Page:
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Old 03-08-2005, 02:53 AM   #24
George S. Ledyard
 
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Dojo: Aikido Eastside
Location: Bellevue, WA
Join Date: Jun 2000
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Re: Ki Usage and O-Sensei: A Question

Quote:
Mike Sigman wrote:
Of course, based on what you're saying, you see that these skills are intrinsic parts of the "real" techniques of Aikido (and a number of other martial arts), but at the same time they can be considered more or less "additives".... and just knowing how to use the additives doesn't make one's knowledge of Aikido any good. You have to practice the techniques, too.

My opinion, FWIW

Mike Sigman
It's taken me over 25 years of being on the mat five or six days a week to start getting this.While it's true that I may not be the quickest study I do think that I can safely say that you can theorize about this all you want but it's hands on training time pure and simple that prepares your mind and body to "get it". I am hoping that the folks who starting to undertsand some of this will develop a better and more complete way of describing it for their own students. I don't think it should take as long as it has. But most of us trained with little technical direction... we had to figure out a lot of it on our own. That's why I am so greatful to the teachers who have worked so hard on developing ways to teach this stuff. Even my own teachers have changed drastically. I had a sword class last year with Saotome Sensei in which he explained in detail exactly what he was doing. I had been doing those techniques with him for thirty years and never heard him explain them that way. Ikeda Sensei has also changed completely. I remember when he had one response to any question you asked him. he would look thoghtful for a second and then say "Train more". Then we went through the period during which he got very verbal and would say "just catch it" by way of explanation. I remember one student saying"catch what?". Now he has developed an incredibly detailed way of explaining what he is doing. Every piece is broken down. He shows it full speed, static, stop action, what a difference from the old days.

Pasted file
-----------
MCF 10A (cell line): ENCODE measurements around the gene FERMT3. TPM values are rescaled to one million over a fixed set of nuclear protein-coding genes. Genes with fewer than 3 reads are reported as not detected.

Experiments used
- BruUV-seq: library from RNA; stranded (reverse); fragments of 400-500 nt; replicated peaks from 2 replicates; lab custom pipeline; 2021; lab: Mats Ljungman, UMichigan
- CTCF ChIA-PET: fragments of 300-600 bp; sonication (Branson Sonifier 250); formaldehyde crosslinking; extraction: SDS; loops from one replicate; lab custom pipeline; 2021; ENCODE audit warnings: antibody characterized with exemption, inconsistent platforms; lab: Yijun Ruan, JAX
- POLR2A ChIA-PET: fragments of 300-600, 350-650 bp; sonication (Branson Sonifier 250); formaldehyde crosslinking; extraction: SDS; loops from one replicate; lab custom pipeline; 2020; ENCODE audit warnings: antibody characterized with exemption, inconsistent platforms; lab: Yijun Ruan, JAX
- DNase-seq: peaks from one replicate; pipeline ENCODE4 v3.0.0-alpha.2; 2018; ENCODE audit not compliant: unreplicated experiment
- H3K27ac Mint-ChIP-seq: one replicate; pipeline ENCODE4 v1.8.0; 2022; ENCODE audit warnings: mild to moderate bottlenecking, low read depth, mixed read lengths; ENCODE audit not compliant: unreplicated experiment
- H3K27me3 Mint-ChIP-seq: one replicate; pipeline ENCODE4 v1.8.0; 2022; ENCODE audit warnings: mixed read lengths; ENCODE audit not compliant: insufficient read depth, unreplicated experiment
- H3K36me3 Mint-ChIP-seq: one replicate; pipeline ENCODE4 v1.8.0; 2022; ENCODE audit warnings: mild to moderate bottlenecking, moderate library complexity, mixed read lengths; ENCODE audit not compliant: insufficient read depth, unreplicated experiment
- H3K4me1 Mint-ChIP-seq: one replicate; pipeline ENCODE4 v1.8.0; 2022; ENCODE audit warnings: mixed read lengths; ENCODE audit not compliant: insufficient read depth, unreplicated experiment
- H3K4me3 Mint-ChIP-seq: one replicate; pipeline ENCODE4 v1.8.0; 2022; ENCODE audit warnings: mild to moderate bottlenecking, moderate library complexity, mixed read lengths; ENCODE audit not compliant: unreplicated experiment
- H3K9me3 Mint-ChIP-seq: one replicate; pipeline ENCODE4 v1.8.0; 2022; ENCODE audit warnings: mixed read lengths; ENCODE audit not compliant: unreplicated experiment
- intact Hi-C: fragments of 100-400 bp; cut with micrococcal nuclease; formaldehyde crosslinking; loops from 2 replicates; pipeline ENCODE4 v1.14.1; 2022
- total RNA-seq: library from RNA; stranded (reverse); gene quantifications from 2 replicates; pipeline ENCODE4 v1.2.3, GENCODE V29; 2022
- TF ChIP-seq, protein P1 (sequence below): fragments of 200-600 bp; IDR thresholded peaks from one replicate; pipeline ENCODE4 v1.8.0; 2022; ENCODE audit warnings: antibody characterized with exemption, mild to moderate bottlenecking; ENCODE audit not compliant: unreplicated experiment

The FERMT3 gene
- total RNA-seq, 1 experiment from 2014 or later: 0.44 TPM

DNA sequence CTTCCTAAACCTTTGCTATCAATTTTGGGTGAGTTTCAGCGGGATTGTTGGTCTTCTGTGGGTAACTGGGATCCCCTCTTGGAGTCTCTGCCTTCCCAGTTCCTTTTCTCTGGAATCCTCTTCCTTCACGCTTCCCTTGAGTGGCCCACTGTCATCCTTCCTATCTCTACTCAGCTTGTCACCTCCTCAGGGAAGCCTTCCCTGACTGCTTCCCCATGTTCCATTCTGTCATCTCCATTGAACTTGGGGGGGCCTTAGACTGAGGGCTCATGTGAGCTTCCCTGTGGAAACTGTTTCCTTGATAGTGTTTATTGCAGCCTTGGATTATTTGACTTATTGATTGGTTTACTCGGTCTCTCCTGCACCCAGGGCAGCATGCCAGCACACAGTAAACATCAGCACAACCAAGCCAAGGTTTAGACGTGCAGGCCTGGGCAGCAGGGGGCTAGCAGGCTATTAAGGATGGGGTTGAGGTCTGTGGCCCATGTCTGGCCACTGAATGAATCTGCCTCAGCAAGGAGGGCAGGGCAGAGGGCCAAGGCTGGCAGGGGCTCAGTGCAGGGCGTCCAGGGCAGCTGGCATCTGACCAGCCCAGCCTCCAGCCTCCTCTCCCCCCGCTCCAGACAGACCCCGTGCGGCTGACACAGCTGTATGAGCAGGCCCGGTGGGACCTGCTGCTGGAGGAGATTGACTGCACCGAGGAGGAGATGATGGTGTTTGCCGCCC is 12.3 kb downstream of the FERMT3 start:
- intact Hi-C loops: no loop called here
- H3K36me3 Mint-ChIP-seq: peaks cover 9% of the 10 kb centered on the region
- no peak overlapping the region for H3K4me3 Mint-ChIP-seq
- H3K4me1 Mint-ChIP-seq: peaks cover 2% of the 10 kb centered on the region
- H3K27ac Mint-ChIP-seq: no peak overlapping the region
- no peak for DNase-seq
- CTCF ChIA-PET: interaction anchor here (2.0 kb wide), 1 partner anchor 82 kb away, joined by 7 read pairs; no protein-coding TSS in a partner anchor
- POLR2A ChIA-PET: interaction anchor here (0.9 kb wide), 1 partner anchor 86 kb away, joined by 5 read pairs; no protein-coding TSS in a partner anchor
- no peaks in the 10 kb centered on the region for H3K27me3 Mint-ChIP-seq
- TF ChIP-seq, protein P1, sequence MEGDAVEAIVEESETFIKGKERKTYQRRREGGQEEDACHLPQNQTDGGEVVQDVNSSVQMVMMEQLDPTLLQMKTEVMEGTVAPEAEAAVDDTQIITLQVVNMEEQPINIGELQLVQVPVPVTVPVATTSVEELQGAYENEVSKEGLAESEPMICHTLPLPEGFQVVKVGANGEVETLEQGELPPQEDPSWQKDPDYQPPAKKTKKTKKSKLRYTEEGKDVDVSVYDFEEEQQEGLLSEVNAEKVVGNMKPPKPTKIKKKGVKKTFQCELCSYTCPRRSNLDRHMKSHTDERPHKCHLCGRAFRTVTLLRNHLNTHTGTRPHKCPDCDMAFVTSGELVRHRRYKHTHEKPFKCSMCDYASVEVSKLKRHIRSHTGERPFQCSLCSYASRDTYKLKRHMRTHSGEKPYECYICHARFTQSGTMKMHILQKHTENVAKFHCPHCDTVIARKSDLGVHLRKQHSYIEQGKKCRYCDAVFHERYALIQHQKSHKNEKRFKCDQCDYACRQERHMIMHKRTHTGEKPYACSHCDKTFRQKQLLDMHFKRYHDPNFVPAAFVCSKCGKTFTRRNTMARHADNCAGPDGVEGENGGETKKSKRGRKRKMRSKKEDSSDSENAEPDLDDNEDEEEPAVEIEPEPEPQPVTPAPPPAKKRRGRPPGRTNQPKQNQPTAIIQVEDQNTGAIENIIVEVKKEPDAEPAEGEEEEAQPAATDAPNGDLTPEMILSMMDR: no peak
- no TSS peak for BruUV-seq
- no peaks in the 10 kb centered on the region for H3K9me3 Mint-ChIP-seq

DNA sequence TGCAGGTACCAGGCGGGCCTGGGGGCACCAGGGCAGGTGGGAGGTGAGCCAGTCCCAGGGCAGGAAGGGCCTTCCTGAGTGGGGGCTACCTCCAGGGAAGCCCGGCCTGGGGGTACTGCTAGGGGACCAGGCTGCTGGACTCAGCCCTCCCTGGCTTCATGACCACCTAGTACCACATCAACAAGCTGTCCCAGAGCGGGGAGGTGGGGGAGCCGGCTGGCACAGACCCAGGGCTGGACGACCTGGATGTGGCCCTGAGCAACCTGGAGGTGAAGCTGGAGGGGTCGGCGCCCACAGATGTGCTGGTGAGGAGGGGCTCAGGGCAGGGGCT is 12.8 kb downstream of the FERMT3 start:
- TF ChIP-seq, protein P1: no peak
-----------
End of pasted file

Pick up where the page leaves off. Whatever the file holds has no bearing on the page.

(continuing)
But all the explanation in the world won't make any difference if people aren't training. The small number of folks who are training really seriously I think are making a stab at getting what these teachers are doing at an earlier stage in their training than I figured things out but the many folks aren't training hard enough to get it even though it's being handed to them. There's simply no substitute for mat time.

George S. Ledyard
Aikido Eastside
Bellevue, WA
Aikido Eastside
AikidoDvds.Com
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